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Oakland County executive pays outstanding water bills after one year

Craig Mauger
The Detroit News

Oakland County Executive David Coulter failed to pay his home's water bill for longer than a year, racking up an outstanding balance of $558 that he paid the day The Detroit News asked him about it.

Coulter said in a statement issued through a spokesman the failure to pay his water bills was "a mistake." The 59-year-old leader noted that the bills have now "been paid in full."

“Unfortunately, this is the one bill I don’t have automated," Coulter added. "It was an oversight."

Oakland County Executive Dave Coulter.

The Oakland County commissioners selected Coulter, the former mayor of Ferndale, to fill the top political office in the state's second most populous county in August. The appointment came after Republican former Executive L. Brooks Patterson died.

In October, Coulter, a Democrat, launched his campaign to keep the $201,193-a-year position in the 2020 election.

Coulter's campaign also announced this week that it had raised $216,571 over the final two months of 2019 and had more than $200,000 available to spend on the 2020 election going into the new year.

Coulter is expected to face Oakland County Treasurer Andy Meisner in the Democratic primary. The Republican primary is still taking shape, but Oakland County Sheriff Mike Bouchard has said he is not pursuing the top post.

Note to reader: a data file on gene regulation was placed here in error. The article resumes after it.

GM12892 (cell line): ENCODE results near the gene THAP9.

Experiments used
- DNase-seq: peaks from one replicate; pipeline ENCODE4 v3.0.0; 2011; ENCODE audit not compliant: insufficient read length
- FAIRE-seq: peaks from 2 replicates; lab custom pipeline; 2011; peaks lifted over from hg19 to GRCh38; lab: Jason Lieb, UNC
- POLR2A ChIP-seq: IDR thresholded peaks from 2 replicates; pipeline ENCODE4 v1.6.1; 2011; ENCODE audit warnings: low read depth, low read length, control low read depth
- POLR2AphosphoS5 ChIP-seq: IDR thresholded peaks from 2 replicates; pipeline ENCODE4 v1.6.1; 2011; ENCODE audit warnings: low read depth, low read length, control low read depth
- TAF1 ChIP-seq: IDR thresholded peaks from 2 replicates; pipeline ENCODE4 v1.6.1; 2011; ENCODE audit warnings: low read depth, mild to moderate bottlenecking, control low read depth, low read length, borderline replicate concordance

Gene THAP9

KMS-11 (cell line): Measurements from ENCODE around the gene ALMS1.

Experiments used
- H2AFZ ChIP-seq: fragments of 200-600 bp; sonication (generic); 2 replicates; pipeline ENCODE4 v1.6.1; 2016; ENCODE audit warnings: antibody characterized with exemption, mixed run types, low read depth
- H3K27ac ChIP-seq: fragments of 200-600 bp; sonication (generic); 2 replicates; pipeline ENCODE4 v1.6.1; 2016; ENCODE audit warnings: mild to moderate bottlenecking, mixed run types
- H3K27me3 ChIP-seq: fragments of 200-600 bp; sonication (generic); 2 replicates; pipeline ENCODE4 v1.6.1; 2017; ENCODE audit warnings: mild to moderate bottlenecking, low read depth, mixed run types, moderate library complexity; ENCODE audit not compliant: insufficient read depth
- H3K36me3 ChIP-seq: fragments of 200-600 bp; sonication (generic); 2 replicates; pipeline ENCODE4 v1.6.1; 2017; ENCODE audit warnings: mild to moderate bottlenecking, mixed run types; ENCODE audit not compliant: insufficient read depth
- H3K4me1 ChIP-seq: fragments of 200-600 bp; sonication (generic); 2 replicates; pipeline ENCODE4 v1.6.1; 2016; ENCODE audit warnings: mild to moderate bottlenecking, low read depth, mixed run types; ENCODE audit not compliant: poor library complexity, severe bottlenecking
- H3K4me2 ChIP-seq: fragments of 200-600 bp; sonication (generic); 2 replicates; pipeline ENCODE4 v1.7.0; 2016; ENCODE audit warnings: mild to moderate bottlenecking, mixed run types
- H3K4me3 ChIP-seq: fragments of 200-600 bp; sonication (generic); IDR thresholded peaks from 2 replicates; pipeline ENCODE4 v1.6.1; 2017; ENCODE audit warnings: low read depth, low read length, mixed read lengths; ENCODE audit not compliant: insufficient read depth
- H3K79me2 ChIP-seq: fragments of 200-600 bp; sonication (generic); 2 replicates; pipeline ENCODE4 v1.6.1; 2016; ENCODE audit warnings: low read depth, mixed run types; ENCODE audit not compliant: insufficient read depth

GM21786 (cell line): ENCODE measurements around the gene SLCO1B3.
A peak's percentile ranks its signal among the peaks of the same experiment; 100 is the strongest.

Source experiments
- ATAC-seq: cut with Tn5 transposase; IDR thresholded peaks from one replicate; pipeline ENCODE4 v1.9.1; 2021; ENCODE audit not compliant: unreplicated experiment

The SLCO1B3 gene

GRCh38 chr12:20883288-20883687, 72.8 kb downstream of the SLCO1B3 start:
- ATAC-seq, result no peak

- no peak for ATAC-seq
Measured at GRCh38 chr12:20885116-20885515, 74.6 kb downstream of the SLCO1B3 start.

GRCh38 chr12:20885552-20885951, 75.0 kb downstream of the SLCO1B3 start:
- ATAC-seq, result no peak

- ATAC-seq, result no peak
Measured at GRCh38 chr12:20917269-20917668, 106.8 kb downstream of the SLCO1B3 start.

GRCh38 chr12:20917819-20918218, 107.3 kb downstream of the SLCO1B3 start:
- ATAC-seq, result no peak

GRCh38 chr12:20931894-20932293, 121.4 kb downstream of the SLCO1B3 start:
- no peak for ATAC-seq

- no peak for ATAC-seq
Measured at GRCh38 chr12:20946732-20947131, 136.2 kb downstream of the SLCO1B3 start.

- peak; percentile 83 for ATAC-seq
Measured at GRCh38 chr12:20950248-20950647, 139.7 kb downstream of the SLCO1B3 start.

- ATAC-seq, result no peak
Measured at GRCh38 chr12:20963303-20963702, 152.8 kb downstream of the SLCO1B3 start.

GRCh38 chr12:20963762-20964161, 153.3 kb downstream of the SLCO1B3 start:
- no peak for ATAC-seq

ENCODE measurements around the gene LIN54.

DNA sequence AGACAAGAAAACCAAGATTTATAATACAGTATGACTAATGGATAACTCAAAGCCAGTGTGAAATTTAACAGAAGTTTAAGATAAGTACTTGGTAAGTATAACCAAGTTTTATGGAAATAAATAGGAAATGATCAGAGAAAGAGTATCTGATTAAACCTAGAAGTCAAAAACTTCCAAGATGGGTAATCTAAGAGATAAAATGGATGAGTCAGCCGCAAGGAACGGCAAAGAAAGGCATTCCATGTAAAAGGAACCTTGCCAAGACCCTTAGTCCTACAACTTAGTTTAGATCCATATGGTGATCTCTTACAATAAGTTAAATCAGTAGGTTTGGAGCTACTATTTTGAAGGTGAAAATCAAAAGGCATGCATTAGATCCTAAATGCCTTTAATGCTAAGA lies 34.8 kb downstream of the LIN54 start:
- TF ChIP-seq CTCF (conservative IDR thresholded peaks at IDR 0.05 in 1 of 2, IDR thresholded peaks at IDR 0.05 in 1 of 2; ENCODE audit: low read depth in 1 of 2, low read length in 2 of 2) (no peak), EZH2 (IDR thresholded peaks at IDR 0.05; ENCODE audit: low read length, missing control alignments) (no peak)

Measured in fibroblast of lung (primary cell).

"This report shows the confidence people have in the work we are doing for Oakland County, and I'm grateful for their encouragement. We are on the right track and our efforts will only continue to accelerate this year," Coulter said in a statement announcing the fundraising haul.

Coulter paid his water bill on Nov. 26, 2018, but didn't make another payment until Monday, the day The News sent him written questions. In the meantime, he missed four quarterly payment deadlines and was charged $50 in late payment penalties, according to available city records.

To be assessed a late payment penalty in Ferndale, a water customer has to be more than a month late in paying the bill. The late penalty is 10% of the unpaid amount.

Unlike other municipalities, Ferndale has an internal policy of not shutting off water service as a punitive measure against any customer, said Kara Sokol, the city's director of communications.

Detroit has shut off service for thousands of customers who didn't pay their water bills, a policy that has sparked controversy in the nation's poorest big city.

Under current Detroit policy that went into effect in spring 2019, customers are considered delinquent if they are 60 days behind on their monthly bills and owe $150. But they aren’t at risk for shutoff until their unpaid balances reach $750 or more. 

The city code for Pleasant Ridge, Ferndale's neighbor, allows a water shutoff if a property becomes three months delinquent on payments. 

Rocky Raczkowski, chairman of the Oakland County Republican Party, blasted Coulter for not living up to his promise to operate under the same financial constraints that Patterson did .

Patterson was first elected Oakland County executive in 1992 and retained a coveted AAA bond rating among investment rating services for the county's financial management and multi-year balanced budgets. 

"Not paying a water bill is not an oversight," Raczkowski argued, noting that Coulter made more money than the average household in the county.

A candidate not paying their water bill wouldn't be the deciding issue in a race but certainly "doesn't look good," said John Sellek, CEO of the political consulting firm Harbor Strategic Public Affairs in Lansing and a former campaign strategist for Republican former Michigan Attorney General Bill Schuette. 

Since being appointed to the executive post in August, Coulter has played his cards pretty well, Sellek said, adding that his "governing honeymoon" is about over with the looming August primary election.

Detroit News Staff Writer Christine Ferretti contributed